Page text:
Projects exempted from the EIS requirement would still need any necessary environmental permits, but permit reviews tend to be more narrow than an EIS. The EIS looks beyond one set of permitting standards to evaluate the environmental impacts of the project as a whole — which can include consideration of noise, traffic, endangered species, historic sites, and effects on minority and low income communities as well as natural resource impacts. Projects that require a federal permit could still trigger NEPA review; what the state may lose is an opportunity for the same comprehensive review and public input on projects that do not require a federal permit — which may include some landfill projects and inter-basin transfers.
THE OMNIBUS BILLS (AMEND ENVIRONMENTAL LAWS AND REGULATORY REFORM)
In every recent legislative session, the General Assembly has enacted an Amend Environmental Laws bill and a Regulatory Reform bill. Both bills become vehicles for multiple changes to environmental laws. See an earlier post for a description of Senate Bill 453, the Regulatory Reform Act of 2015.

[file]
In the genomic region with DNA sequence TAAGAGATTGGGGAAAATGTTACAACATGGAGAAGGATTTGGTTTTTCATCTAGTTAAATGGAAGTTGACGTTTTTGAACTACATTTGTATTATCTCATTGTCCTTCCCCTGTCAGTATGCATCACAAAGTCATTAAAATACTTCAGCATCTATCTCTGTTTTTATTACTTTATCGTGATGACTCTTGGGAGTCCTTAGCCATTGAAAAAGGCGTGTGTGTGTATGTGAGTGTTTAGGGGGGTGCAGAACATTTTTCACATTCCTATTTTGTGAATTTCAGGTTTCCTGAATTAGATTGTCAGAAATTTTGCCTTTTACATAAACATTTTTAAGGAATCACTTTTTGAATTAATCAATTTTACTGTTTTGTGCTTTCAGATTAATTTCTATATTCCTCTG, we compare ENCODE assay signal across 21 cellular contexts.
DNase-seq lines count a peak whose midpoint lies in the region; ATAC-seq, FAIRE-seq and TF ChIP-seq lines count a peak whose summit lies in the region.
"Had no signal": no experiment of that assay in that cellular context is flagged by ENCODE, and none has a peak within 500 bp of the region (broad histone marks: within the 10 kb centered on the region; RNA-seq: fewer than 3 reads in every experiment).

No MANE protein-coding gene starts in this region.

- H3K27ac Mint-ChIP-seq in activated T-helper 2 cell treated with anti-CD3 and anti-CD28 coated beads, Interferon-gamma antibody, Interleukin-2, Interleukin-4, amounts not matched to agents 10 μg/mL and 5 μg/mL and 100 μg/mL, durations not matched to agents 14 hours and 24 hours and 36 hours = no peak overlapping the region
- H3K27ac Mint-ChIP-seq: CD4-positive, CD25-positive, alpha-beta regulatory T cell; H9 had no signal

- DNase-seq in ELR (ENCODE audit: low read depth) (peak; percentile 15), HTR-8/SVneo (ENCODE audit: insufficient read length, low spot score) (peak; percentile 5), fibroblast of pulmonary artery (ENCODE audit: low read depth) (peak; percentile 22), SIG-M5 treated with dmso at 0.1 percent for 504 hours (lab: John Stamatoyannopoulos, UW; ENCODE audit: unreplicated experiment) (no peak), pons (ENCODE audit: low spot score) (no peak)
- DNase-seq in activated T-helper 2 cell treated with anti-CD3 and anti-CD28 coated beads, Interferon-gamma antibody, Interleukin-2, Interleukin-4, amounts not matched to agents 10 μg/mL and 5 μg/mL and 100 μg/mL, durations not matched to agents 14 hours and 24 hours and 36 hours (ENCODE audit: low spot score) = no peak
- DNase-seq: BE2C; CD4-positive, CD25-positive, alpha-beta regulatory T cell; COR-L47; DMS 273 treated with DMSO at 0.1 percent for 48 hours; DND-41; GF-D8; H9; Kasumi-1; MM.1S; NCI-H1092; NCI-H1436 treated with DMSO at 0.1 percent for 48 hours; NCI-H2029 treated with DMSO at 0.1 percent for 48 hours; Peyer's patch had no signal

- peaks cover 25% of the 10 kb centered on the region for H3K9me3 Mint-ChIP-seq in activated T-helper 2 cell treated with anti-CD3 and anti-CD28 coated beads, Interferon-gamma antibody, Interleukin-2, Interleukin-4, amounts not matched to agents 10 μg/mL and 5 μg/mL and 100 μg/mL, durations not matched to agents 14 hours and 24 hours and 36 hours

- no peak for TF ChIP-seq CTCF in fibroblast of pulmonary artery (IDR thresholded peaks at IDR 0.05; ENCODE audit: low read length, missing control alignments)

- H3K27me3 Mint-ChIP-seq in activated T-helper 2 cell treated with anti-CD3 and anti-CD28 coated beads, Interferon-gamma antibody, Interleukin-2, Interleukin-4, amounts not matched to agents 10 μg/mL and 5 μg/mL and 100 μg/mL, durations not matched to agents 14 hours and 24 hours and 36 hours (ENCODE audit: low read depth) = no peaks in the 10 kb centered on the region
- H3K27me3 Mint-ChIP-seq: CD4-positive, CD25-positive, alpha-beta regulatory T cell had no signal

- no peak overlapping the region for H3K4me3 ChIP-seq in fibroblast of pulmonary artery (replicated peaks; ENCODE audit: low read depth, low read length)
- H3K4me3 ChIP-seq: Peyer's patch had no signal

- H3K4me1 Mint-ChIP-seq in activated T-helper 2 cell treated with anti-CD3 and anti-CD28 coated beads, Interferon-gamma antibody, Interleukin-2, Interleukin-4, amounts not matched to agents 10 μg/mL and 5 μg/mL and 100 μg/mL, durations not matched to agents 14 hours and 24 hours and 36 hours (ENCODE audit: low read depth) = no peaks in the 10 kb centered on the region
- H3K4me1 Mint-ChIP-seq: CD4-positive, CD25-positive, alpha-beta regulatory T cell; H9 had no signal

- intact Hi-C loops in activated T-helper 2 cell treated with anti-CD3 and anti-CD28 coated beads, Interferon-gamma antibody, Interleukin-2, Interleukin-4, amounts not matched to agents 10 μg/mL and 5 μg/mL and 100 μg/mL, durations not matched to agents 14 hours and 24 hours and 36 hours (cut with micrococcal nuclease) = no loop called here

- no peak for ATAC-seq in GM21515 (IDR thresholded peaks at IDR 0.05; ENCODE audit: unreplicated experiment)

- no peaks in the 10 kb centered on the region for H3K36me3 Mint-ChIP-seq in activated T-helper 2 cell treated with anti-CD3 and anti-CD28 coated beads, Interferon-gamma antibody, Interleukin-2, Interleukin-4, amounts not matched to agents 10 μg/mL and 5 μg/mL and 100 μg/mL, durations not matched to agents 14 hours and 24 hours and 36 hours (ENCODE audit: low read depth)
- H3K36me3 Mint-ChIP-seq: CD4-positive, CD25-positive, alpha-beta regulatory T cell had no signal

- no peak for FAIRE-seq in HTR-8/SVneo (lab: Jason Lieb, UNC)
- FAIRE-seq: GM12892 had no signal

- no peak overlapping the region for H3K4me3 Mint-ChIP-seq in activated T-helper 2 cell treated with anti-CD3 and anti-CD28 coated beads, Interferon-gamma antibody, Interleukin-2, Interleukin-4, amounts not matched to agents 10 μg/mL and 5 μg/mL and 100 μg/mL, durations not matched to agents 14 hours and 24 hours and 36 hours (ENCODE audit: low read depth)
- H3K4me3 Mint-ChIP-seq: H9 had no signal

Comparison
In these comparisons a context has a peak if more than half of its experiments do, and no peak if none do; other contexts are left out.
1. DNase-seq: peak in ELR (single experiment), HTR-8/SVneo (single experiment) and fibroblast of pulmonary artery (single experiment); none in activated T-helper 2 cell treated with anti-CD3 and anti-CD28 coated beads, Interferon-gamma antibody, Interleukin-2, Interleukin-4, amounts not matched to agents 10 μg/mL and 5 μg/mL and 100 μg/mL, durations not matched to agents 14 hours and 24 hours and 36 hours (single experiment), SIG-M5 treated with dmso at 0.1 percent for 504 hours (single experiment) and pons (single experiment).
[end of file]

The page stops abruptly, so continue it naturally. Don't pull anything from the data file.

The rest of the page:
At the moment, House Bill 593 (Amend Environmental Laws-2) only contains provisions amending state law on reimbursement of third-party damage claims by the state’s petroleum underground storage tank (UST) trust funds. (The UST trust funds can reimburse UST owners for up to $1,000,000 in third-party claims for property damage or personal injury resulting from a petroleum release.) The amendments require the UST owner to provide specific documentation of the third party damage claim; add definitions of “third party”, “bodily injury” and “property damage”; and provide more direction on how to calculate compensation for property damage.